Here are a few things that helped our first year stay strong:
Be willing to give a little
Jon loves me despite my lack of laundry propriety and incessant need to change my outfit 5 times. Does that mean I get to leave my clothes on the ground and never do a load of laundry? No, because that would make Jon a survivor of marriage with me. It means when I change my outfit because I don't like how the first one fit I remember to just put it away. When the laundry is full I pop it in before starting dinner. None of that is striving because I'm not changing my habits to make him love me more. I'm just re-programming 26 years of single minded habits and flaws that formed. And because we love each other, we want to work to make life better together. Be willing to let go of the little things if it makes your spouse happier in the long run.
Be intentional to connect
At the end of the day when we are heading for bed Jon will always stop to make sure we pray and thank God for our day. It's a simple act, but it's something I have come to love and look forward to. We will watch movies together, but I love going through a good book with Jon. I love to read books that are practical, inspiring, and encouraging. The books listed are ones we have read this past year. Togetherness by Wil Lake; and Magnolia Story by Chip and Joanna Gaines.
Be a part of a community
If I ever did get a tattoo it would be of a bulls eye. Not because we love Target (which we totally do), but because it's a constant reminder to prioritize and be near our friends and family in the inner circle. Be near those who bring fun and energy into your life. Even if you're not an extrovert life is best with people to rejoice when you're rejoicing and mourn when you're mourning. And on the flip side offer trusted advice when you're in an utter funk and can't see the next step. I like having friends behind me, beside me, and in front of me. It's a constant reminder that we are all at different stages of life, and to keep shaking things up.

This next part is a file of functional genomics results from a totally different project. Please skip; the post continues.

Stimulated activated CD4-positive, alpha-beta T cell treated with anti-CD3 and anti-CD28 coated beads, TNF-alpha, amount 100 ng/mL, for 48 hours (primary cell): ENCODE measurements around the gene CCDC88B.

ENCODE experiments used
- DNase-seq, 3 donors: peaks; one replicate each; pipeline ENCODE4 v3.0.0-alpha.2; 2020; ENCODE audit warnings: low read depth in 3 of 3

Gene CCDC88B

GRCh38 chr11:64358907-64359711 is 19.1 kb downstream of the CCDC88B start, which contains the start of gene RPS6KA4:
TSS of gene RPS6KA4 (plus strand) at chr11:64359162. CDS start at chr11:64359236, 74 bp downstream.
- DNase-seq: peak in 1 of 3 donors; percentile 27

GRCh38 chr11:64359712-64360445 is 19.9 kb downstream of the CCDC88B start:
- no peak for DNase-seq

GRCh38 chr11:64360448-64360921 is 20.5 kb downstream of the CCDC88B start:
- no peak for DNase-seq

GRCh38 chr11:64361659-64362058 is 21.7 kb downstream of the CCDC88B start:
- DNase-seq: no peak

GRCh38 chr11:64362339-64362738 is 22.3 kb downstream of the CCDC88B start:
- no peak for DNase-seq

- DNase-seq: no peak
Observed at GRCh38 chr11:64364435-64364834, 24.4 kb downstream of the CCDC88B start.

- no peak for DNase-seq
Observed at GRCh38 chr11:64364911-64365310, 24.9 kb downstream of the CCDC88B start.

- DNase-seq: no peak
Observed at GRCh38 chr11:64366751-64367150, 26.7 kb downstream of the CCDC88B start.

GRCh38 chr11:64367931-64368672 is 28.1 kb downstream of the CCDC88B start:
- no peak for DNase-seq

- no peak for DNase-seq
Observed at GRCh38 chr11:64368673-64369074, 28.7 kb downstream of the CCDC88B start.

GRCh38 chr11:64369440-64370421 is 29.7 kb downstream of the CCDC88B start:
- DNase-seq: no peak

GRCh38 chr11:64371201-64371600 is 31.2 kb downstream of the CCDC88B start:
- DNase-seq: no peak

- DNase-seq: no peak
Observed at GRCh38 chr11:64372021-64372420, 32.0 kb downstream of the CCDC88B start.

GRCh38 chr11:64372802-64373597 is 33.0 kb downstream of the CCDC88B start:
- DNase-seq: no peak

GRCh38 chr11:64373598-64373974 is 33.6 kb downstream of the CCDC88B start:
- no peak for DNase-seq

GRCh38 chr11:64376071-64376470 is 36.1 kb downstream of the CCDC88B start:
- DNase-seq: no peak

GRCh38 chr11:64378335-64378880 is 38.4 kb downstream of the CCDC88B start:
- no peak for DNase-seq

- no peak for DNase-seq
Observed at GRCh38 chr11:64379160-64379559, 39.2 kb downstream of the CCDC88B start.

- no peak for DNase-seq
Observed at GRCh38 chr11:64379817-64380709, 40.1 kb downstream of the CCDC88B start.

Be mindful of the future
This one is huge. When we think of our marriage it's good to have vision. We have to lead ourselves well before we can steward others well. We want to have a family, and God willing we will. It humbles me to know that having children means for the rest of their childhood till their marriages we will be stewarding them and training them up in the way they should go. What a responsibility! How much more should Jon and I be practicing habits that will set them up for success now? Every now and then, and at the least once a month, Jon and I will ask each other "What can I do to love you more?" "How can I be a better spouse?" "What are our personal goals for our marriage?" "What makes you in love today?" These questions have lead us to deep meaningful talks about our present, and vision casting for our future. We want to put the work in to make sure that when the tough times come, we know without a doubt we have a deep reservoir of love for each other that can weather it out. And if we ask these questions often enough we can nip division in the bud real quick.
10. and finally: The wedding doesn't make the marriage perfect.
Imagine every time Jon and I had a hard discussion and I looked at our wedding photos and said "our wedding was perfect...why is this happening?" Only focusing on wedding planning instead of life after marriage planning is a bit like that. We can't rest on our laurels, and we can't compare our wedding to real wedded life. This first year has taught us so much. And I'm sure by the time babies and children are intro'd into the mix we will have a new set of learning curves to tackle.
I'll end here with this:
It's not the wedding that makes a perfect marriage, it's the foundation that makes a perfect beginning to a wonderful wedded story.
xo Jon & Amy